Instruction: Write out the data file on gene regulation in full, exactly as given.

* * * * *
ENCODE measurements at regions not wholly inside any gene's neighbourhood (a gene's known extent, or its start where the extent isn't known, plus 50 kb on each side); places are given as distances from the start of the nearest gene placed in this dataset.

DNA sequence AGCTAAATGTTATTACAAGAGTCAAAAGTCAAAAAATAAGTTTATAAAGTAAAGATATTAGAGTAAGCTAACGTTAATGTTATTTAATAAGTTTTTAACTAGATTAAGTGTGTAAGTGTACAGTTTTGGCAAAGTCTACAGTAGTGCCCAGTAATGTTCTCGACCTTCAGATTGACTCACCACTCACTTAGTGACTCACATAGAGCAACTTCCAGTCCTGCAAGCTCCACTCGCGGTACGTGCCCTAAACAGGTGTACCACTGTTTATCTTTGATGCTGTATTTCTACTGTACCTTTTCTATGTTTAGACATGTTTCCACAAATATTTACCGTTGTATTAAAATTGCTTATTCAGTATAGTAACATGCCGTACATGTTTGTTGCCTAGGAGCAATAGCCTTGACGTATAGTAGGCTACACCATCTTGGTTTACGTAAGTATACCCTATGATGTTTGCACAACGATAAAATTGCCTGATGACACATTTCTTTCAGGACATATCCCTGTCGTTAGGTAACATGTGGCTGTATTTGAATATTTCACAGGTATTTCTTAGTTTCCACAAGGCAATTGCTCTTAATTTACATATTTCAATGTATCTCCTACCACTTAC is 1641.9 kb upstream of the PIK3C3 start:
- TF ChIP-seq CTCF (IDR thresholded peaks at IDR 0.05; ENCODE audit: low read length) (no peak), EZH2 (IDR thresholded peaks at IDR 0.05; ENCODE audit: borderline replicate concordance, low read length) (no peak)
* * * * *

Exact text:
ENCODE measurements at regions not wholly inside any gene's neighbourhood (a gene's known extent, or its start where the extent isn't known, plus 50 kb on each side); places are given as distances from the start of the nearest gene placed in this dataset.

DNA sequence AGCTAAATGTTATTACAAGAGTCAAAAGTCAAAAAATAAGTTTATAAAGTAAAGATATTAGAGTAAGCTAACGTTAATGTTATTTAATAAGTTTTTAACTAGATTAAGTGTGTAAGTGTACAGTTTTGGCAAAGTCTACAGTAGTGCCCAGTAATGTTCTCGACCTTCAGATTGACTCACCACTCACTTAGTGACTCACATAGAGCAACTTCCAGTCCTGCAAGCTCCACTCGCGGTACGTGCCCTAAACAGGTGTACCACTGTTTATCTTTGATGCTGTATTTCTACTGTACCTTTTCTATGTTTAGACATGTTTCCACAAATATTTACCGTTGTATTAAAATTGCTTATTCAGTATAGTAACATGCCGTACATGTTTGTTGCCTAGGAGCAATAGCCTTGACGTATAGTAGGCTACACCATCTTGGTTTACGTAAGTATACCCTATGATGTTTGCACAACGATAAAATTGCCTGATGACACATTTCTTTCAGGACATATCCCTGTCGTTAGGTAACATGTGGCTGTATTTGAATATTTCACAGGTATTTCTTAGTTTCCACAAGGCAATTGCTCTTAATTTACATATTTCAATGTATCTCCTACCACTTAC is 1641.9 kb upstream of the PIK3C3 start:
- TF ChIP-seq CTCF (IDR thresholded peaks at IDR 0.05; ENCODE audit: low read length) (no peak), EZH2 (IDR thresholded peaks at IDR 0.05; ENCODE audit: borderline replicate concordance, low read length) (no peak)